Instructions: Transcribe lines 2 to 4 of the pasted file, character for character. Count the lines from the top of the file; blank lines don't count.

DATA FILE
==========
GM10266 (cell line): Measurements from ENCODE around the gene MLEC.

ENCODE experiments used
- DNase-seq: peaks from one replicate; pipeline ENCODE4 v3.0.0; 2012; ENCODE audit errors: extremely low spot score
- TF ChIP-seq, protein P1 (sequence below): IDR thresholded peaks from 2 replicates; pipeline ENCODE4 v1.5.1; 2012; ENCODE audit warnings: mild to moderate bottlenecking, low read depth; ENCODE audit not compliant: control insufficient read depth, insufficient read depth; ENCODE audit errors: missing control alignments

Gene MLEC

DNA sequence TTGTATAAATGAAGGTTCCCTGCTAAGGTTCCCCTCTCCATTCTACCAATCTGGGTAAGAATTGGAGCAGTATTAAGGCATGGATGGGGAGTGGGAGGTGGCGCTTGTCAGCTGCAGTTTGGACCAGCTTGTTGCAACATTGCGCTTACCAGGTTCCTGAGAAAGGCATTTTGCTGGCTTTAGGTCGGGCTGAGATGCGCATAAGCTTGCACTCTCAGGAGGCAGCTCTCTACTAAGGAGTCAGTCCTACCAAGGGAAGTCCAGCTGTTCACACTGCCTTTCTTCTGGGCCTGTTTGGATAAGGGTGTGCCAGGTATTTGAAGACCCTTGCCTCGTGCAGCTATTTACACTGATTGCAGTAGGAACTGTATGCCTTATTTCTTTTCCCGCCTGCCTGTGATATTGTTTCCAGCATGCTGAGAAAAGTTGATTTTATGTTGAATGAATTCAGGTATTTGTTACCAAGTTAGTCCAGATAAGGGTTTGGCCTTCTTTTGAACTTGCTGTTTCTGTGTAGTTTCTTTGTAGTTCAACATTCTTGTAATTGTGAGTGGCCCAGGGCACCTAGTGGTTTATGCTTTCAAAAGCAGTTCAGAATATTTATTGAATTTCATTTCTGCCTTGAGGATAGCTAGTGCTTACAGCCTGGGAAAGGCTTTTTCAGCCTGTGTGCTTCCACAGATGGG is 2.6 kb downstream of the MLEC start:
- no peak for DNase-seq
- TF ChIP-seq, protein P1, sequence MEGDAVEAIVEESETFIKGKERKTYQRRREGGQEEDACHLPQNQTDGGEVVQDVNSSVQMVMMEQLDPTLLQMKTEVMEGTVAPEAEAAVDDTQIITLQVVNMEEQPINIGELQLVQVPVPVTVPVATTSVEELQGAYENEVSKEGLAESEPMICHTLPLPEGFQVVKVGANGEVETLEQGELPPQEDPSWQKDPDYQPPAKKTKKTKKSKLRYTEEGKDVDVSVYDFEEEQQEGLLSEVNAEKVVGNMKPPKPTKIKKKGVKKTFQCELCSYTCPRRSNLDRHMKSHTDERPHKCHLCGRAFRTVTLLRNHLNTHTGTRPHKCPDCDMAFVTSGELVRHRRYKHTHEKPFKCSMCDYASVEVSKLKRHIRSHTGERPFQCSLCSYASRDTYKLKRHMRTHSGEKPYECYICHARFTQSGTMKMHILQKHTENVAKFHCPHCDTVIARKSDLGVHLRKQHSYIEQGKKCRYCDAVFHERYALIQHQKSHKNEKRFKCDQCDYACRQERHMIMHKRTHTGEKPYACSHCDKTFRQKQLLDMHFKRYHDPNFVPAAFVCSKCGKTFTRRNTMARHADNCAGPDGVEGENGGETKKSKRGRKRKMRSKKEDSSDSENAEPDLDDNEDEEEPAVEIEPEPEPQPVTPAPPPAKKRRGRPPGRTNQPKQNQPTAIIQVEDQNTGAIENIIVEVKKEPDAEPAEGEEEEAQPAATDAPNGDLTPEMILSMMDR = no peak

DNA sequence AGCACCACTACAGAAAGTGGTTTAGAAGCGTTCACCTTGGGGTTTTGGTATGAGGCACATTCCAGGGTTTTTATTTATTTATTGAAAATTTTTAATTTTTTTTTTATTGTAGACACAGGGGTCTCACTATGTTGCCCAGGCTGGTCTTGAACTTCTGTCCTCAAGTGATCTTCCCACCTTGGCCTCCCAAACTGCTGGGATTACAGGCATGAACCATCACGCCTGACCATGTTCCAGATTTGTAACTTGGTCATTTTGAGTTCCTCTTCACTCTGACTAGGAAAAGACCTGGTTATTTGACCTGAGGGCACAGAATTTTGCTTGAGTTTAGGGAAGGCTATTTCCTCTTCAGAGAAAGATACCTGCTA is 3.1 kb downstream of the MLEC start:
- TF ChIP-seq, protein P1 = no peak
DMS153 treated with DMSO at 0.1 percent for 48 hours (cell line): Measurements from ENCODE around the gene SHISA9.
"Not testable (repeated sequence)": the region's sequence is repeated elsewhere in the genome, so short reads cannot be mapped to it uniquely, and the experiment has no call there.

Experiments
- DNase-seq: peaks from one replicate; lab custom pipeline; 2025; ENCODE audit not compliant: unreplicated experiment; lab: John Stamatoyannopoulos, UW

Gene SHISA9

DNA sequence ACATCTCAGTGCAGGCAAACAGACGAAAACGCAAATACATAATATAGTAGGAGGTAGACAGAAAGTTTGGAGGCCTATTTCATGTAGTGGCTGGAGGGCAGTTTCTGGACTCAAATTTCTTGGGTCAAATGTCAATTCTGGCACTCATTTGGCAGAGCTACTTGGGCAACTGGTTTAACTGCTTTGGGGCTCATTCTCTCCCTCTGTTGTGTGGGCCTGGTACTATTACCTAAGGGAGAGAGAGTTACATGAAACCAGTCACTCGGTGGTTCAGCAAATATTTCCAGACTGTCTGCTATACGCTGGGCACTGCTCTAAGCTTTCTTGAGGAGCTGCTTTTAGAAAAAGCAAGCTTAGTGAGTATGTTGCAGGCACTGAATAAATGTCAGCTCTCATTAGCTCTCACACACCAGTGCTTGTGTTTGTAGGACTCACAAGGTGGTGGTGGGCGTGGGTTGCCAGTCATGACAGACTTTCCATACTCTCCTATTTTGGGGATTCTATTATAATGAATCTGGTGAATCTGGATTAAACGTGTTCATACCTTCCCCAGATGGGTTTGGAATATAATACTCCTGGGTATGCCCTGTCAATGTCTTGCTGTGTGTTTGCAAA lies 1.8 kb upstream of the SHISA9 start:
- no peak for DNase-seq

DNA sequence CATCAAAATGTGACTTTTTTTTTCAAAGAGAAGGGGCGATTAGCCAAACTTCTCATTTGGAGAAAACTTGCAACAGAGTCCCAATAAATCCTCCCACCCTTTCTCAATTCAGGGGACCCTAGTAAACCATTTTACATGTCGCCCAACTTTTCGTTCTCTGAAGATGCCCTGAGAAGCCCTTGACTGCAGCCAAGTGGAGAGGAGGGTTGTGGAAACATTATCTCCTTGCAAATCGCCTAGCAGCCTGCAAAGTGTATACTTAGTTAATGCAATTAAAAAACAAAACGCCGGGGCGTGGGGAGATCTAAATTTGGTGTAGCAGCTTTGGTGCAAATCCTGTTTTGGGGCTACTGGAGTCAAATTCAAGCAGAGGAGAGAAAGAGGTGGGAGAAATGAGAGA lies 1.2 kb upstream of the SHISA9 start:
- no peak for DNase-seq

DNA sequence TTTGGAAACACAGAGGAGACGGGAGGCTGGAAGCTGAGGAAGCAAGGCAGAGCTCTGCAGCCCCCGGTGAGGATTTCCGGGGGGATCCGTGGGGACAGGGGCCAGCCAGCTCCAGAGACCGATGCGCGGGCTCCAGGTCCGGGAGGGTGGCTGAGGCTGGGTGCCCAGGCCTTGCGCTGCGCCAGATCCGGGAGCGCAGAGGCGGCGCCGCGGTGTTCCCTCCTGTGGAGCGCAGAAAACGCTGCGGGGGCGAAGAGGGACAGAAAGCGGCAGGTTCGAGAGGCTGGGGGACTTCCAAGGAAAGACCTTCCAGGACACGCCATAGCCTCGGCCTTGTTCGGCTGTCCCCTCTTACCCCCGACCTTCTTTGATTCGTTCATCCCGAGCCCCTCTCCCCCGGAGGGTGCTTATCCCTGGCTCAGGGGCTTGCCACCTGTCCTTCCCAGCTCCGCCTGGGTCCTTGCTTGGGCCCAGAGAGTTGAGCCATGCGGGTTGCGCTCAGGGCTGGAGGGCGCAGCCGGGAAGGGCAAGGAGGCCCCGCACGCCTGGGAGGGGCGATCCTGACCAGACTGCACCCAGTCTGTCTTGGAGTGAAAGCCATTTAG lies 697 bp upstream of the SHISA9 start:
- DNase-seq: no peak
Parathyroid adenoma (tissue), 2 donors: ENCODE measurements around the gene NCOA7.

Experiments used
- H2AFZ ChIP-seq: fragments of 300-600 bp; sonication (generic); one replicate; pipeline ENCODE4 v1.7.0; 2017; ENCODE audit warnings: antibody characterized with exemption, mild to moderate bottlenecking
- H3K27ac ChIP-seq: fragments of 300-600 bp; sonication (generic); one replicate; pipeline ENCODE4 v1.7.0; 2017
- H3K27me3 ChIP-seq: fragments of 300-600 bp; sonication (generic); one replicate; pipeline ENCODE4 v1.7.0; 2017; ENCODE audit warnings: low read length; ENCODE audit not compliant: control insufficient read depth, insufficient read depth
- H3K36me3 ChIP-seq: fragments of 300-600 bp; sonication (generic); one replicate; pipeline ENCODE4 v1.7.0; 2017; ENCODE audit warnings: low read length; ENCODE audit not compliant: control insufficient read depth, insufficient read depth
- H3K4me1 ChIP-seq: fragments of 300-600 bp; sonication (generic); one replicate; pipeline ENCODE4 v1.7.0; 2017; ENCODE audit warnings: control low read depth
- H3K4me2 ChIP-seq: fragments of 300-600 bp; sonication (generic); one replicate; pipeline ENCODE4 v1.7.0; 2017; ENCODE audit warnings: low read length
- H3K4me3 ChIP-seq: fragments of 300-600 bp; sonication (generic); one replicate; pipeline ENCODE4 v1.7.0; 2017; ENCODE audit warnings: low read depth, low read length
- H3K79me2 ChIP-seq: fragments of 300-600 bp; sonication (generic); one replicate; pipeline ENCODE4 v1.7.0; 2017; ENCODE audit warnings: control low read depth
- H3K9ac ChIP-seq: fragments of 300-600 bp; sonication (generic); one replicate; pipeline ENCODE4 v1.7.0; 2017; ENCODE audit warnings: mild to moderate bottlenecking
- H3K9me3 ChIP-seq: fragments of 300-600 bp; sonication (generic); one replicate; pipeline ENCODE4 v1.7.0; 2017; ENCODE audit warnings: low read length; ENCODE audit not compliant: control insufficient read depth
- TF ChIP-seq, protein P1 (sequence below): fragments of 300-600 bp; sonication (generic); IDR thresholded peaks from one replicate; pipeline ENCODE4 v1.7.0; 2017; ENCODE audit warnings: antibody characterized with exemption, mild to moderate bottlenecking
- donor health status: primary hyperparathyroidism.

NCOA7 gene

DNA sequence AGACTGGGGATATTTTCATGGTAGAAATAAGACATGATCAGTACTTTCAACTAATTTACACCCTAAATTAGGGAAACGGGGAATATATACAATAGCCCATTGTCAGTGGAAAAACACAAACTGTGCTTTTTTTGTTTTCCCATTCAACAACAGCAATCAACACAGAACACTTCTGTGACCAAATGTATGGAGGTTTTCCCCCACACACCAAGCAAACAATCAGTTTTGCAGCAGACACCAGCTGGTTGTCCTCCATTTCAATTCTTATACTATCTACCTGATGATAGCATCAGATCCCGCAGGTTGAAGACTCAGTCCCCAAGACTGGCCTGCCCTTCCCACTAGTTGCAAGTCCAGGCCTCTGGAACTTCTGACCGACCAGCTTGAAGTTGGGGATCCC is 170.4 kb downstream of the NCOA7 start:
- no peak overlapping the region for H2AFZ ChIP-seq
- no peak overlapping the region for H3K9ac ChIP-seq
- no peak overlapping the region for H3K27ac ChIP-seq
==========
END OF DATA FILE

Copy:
ENCODE experiments used
- DNase-seq: peaks from one replicate; pipeline ENCODE4 v3.0.0; 2012; ENCODE audit errors: extremely low spot score
- TF ChIP-seq, protein P1 (sequence below): IDR thresholded peaks from 2 replicates; pipeline ENCODE4 v1.5.1; 2012; ENCODE audit warnings: mild to moderate bottlenecking, low read depth; ENCODE audit not compliant: control insufficient read depth, insufficient read depth; ENCODE audit errors: missing control alignments